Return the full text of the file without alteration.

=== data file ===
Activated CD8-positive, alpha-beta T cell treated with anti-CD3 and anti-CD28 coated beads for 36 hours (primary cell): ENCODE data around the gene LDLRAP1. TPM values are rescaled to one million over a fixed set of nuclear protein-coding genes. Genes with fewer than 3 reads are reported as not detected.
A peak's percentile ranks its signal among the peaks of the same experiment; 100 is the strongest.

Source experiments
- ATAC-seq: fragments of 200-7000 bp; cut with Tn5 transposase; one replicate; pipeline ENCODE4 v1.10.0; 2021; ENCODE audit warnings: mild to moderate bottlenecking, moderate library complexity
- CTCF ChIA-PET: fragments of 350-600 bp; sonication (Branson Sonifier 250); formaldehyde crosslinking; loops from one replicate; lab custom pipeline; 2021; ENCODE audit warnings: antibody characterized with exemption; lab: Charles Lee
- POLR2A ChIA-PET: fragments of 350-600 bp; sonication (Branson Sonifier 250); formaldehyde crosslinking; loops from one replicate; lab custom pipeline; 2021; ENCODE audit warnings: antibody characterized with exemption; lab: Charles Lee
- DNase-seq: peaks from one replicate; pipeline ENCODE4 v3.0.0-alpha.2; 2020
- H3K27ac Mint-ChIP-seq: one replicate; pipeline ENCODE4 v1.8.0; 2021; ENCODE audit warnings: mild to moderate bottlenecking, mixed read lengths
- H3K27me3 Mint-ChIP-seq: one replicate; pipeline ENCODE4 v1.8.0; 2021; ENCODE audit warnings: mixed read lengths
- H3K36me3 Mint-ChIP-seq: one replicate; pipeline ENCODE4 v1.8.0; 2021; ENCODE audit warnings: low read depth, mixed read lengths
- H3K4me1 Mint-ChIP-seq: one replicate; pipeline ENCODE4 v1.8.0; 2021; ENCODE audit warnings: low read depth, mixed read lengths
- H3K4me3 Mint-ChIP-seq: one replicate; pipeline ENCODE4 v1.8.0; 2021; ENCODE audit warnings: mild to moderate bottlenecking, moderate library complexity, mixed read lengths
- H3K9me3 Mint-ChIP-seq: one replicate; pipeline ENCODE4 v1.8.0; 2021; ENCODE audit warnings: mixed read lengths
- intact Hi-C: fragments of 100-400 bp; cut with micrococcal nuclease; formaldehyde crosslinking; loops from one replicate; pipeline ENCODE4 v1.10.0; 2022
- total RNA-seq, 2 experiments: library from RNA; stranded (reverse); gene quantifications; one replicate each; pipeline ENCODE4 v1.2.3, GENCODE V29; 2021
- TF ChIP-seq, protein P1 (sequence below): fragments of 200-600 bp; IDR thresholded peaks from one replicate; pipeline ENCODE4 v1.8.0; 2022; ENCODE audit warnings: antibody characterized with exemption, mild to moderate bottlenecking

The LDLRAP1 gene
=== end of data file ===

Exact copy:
Activated CD8-positive, alpha-beta T cell treated with anti-CD3 and anti-CD28 coated beads for 36 hours (primary cell): ENCODE data around the gene LDLRAP1. TPM values are rescaled to one million over a fixed set of nuclear protein-coding genes. Genes with fewer than 3 reads are reported as not detected.
A peak's percentile ranks its signal among the peaks of the same experiment; 100 is the strongest.

Source experiments
- ATAC-seq: fragments of 200-7000 bp; cut with Tn5 transposase; one replicate; pipeline ENCODE4 v1.10.0; 2021; ENCODE audit warnings: mild to moderate bottlenecking, moderate library complexity
- CTCF ChIA-PET: fragments of 350-600 bp; sonication (Branson Sonifier 250); formaldehyde crosslinking; loops from one replicate; lab custom pipeline; 2021; ENCODE audit warnings: antibody characterized with exemption; lab: Charles Lee
- POLR2A ChIA-PET: fragments of 350-600 bp; sonication (Branson Sonifier 250); formaldehyde crosslinking; loops from one replicate; lab custom pipeline; 2021; ENCODE audit warnings: antibody characterized with exemption; lab: Charles Lee
- DNase-seq: peaks from one replicate; pipeline ENCODE4 v3.0.0-alpha.2; 2020
- H3K27ac Mint-ChIP-seq: one replicate; pipeline ENCODE4 v1.8.0; 2021; ENCODE audit warnings: mild to moderate bottlenecking, mixed read lengths
- H3K27me3 Mint-ChIP-seq: one replicate; pipeline ENCODE4 v1.8.0; 2021; ENCODE audit warnings: mixed read lengths
- H3K36me3 Mint-ChIP-seq: one replicate; pipeline ENCODE4 v1.8.0; 2021; ENCODE audit warnings: low read depth, mixed read lengths
- H3K4me1 Mint-ChIP-seq: one replicate; pipeline ENCODE4 v1.8.0; 2021; ENCODE audit warnings: low read depth, mixed read lengths
- H3K4me3 Mint-ChIP-seq: one replicate; pipeline ENCODE4 v1.8.0; 2021; ENCODE audit warnings: mild to moderate bottlenecking, moderate library complexity, mixed read lengths
- H3K9me3 Mint-ChIP-seq: one replicate; pipeline ENCODE4 v1.8.0; 2021; ENCODE audit warnings: mixed read lengths
- intact Hi-C: fragments of 100-400 bp; cut with micrococcal nuclease; formaldehyde crosslinking; loops from one replicate; pipeline ENCODE4 v1.10.0; 2022
- total RNA-seq, 2 experiments: library from RNA; stranded (reverse); gene quantifications; one replicate each; pipeline ENCODE4 v1.2.3, GENCODE V29; 2021
- TF ChIP-seq, protein P1 (sequence below): fragments of 200-600 bp; IDR thresholded peaks from one replicate; pipeline ENCODE4 v1.8.0; 2022; ENCODE audit warnings: antibody characterized with exemption, mild to moderate bottlenecking

The LDLRAP1 gene